II. FERTILIZING:  Either fertilizer tablet or mushroom compost (a component in our planting mix) was used when we planted.  This is the bare minimum to keep the plant going this year.

We recommend some type of liquid fertilizer (such as Rapid-Gro or Miracid) be applied to the foliage at least once a month.  The next Spring, apply a fertilizer pellet or spike to the plant and continue with the liquid fertilizer.


III. WEED CONTROL:  No matter how many chemicals, how thick the mulch or which weed control fabric is used, you are bound to get weeds in your shrub beds.

A pre-emergent weed control was applied to the soil just before the mulch was applied.  This creates a vapor barrier under the mulch so that any weed seed germinating or coming up through this barrier will be killed.  This chemical will last one year and then should be re-applied. This can be done on top of the existing mulch.

Sometimes because of high temperature or excessive water, this chemical breaks down prematurely and you don’t get the control you’d like; therefore, it is a good idea to re-apply this granular product about three months after installation.

Ideally, this chemical will control the weeds in the landscape, but there are some weeds that are not affected.  Sometimes it breaks down, sometimes it just doesn’t work as it should.  Normally in those cases, weeds will spring up here and there in the beds.  DO NOT PULL THEM!  This would disturb the vapor barrier and defeat the chemical’s purpose.  Instead, apply a chemical called “Roundup” directly to the weed foliage, being careful not to get it on the foliage of the good plants.  It will kill root and all.  After weeds are completely dead, just cut them off at ground level.  If however you do not feel comfortable with spraying Roundup, pull them and add a little pre-emergent.

Mulch should be kept 3-4” thick for best control.  As the mulch on the bottom decomposes, periodic “top dressing” will be necessary.


IV. INSECT CONTROL: All plant material is susceptible to some kind of insect or disease.  Control is applied when the insects appear. Prevention is extremely difficult.

Insecticides can be dangerous.  Care in application and handling is necessary.  Re-apply after a rain when leaves are dry and wind is calm.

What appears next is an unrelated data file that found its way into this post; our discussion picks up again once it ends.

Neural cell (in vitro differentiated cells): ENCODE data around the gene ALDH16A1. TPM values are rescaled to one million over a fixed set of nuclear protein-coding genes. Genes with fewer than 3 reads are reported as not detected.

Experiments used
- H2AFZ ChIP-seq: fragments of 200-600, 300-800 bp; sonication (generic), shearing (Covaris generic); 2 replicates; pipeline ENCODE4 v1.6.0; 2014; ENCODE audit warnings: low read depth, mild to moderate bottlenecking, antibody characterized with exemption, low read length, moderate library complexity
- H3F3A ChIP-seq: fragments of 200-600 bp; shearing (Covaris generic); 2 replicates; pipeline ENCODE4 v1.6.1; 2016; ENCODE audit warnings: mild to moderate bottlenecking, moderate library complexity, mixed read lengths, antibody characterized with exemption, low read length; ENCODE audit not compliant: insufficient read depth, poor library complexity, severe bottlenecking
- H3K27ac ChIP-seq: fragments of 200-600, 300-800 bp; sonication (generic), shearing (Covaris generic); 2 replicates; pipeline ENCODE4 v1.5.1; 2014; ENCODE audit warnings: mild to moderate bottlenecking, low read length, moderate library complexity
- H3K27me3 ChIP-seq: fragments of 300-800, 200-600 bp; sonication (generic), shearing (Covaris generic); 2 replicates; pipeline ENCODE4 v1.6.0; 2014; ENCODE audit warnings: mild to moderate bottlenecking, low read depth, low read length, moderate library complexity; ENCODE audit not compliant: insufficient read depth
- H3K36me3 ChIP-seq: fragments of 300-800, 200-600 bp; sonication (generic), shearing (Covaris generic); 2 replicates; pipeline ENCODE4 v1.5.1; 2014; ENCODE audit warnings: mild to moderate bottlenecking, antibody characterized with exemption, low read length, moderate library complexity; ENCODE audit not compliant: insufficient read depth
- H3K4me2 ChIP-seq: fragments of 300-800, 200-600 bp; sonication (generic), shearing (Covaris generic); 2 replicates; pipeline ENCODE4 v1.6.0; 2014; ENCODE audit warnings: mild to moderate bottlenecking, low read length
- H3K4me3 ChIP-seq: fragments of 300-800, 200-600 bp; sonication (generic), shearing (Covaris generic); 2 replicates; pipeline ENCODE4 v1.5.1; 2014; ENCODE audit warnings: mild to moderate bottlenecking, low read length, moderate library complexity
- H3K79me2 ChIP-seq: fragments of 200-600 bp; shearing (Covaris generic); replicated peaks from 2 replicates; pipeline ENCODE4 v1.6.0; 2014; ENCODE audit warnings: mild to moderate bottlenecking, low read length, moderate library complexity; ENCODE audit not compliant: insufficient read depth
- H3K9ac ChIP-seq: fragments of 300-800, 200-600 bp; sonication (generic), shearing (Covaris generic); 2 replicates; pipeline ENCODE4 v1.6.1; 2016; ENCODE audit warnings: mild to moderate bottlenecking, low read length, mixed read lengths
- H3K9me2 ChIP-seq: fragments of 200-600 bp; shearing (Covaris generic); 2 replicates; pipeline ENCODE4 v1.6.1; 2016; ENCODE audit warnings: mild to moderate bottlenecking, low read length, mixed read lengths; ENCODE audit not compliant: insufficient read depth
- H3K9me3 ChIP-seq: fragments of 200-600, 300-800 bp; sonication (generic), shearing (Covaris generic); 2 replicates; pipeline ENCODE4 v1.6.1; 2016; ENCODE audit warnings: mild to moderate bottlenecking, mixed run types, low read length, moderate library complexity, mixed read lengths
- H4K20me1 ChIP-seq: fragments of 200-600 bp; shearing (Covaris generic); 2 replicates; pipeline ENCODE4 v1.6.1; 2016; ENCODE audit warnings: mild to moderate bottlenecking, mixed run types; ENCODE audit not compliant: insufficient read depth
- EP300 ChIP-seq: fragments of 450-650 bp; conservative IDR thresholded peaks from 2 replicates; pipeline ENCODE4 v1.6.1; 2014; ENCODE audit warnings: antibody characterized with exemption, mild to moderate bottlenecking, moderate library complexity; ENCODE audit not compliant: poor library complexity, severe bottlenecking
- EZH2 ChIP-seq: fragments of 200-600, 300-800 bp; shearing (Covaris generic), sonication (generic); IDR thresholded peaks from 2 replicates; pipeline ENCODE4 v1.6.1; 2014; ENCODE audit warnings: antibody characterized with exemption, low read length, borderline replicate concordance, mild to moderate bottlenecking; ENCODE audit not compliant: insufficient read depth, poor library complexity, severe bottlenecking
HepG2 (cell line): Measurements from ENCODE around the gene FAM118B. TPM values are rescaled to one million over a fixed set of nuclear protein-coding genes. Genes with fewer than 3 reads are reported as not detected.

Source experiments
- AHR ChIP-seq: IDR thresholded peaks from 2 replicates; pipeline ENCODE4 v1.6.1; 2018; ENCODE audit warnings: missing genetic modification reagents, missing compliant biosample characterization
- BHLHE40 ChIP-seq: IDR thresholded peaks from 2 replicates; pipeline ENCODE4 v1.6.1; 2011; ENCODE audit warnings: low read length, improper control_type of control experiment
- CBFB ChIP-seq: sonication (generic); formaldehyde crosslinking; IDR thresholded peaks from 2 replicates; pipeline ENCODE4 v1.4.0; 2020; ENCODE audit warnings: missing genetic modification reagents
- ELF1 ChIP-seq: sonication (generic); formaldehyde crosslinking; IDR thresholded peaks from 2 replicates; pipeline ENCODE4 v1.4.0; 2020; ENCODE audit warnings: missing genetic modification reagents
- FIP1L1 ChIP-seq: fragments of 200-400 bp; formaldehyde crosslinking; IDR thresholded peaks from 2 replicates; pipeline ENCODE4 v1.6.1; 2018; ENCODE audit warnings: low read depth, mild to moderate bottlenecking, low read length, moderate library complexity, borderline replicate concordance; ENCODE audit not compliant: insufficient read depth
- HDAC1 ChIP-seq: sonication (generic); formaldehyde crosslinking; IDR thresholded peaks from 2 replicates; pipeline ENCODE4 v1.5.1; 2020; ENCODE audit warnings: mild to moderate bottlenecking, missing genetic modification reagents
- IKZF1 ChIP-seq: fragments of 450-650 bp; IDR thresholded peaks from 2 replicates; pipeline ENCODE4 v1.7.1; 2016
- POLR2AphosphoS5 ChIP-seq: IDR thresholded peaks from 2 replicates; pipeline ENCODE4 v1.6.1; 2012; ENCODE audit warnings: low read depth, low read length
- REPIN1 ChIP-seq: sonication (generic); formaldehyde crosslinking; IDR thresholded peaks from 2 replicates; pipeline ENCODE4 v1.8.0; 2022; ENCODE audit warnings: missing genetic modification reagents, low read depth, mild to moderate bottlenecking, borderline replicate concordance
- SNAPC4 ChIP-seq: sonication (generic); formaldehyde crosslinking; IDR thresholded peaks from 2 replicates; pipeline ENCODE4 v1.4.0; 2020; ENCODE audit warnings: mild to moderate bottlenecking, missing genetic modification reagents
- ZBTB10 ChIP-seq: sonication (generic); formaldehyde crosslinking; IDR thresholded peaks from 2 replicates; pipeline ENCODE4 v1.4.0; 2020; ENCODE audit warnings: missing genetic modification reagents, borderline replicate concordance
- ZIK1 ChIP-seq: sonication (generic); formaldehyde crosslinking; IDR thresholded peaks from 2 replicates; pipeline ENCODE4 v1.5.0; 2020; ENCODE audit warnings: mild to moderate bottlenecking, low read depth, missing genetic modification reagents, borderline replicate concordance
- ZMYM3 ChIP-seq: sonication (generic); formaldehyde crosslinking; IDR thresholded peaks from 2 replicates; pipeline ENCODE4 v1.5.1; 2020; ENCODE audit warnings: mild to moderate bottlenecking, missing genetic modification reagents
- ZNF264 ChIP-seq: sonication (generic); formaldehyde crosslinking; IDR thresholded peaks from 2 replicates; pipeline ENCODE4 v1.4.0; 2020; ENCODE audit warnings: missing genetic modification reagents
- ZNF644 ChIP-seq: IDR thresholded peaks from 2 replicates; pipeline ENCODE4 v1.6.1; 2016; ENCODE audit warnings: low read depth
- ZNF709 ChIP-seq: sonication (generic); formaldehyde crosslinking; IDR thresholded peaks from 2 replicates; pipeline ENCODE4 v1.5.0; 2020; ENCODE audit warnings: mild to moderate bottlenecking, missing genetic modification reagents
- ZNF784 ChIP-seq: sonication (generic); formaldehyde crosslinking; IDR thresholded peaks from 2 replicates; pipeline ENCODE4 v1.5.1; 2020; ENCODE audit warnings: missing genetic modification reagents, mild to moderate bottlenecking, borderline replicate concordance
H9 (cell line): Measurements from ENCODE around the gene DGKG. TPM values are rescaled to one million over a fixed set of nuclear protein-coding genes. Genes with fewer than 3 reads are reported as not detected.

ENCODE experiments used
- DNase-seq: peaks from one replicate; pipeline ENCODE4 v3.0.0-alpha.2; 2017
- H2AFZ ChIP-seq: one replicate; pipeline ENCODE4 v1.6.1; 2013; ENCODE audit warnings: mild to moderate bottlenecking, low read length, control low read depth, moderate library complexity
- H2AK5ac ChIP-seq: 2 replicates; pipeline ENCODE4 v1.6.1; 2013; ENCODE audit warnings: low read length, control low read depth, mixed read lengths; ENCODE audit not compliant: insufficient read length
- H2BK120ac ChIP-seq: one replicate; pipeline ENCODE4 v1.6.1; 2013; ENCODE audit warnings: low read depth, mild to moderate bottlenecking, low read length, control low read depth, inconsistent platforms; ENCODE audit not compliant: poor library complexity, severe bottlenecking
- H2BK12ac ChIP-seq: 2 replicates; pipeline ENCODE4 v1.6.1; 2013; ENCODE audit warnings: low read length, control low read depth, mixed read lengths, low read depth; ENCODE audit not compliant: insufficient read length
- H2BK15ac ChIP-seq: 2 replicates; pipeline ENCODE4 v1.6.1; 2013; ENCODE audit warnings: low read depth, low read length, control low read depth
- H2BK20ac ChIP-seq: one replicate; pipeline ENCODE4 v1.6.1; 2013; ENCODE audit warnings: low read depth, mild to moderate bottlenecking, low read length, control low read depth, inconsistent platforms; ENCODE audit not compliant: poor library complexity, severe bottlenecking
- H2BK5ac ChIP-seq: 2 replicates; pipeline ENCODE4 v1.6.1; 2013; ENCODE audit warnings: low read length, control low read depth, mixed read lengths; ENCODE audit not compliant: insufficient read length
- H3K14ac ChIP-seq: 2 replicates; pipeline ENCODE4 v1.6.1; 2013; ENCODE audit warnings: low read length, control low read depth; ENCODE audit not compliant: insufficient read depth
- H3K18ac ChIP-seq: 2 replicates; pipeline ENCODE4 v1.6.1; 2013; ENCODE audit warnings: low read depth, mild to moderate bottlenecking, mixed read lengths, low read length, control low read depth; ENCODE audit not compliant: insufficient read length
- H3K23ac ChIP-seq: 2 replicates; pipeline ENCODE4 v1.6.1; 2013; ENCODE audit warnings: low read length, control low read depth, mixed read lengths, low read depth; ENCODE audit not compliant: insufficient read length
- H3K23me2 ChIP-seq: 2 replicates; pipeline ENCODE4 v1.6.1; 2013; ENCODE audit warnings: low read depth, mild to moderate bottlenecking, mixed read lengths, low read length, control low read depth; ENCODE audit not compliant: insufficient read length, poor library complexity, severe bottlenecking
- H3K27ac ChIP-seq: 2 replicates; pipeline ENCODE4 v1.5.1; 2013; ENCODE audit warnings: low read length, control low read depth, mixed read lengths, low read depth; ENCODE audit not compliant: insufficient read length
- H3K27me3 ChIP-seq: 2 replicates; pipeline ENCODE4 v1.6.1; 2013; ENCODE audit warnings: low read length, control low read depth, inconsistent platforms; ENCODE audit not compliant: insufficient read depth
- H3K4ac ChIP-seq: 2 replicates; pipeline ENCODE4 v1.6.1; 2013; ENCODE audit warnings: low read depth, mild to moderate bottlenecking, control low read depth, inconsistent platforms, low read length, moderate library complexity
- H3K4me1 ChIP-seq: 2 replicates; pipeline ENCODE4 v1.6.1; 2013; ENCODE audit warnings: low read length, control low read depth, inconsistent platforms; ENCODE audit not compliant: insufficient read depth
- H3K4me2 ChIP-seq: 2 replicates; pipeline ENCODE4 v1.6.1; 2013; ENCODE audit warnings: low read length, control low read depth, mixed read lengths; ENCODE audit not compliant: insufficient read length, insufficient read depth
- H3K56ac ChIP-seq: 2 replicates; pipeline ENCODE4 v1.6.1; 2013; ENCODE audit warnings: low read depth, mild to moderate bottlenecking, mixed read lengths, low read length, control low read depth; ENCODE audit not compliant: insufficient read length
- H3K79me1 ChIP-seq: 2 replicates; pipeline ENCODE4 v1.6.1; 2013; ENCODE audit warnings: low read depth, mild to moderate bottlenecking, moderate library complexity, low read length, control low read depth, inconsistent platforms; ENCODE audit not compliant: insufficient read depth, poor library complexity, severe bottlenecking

We divide insects into 3 categories by the way that they damage the plants:

Chewing insects.

Sucking insects.

Boring insects.


Chewing insects (caterpillars, Japanese beetles, worms, etc.) actually eat leaves and stems.  To control them, apply an insecticide to leaves and stems so that when the insect eats the plant it ingests the poison and is killed. Malathion and Sevin are effective treatments.

Sucking insects (red spider mites, aphids and scale) do not eat the plant. Instead, they suck the juice out of the plant.  Control here is a little bit harder in that the chemical must be absorbed into the plant so that the insect can suck it up.  Bayer Tree and Shrub or Bayer 3 in 1 works the best. Boring insects are actually living on the wood tissue inside the plant.

Dogwood, birch and lilac have real problems with borers.  Once the insect is inside the plant, control is extremely difficult.  A systemic insectide such as Bayer Tree and Shrub or Bayer 3 in 1 can sometimes control them.  Borers do not stay in the plant indefinitely.  They can be effectively controlled when they appear on the surface areas of the plant.

Chemicals can be dangerous, expensive and ineffective if not used properly.  Bring in a specimen on a leaf or branch for us to inspect and we’ll make sure you use the right “stuff.”


V. PRUNING:   All shrubs should be trimmed to keep them looking good.

  1. Evergreens that only grow once a year.  Trim just after new growth appears.For example Spruce/Pine –
  2. Evergreens that grow throughout the year. Trim anytime. For example Juniper/Yew
  3. Flowering Shrubs and Trees that are Spring flowering.  These plants bloom on last year’s growth. Trim within one month after blooming. Examples:  Magnolia, Forsythia.
  4. Flowering shrubs and trees that are Summer blooming.  These plants bloom on new growth.  Prune late March to early April to promote new growth. Examples:  Potentilla, Abelia, Spirea.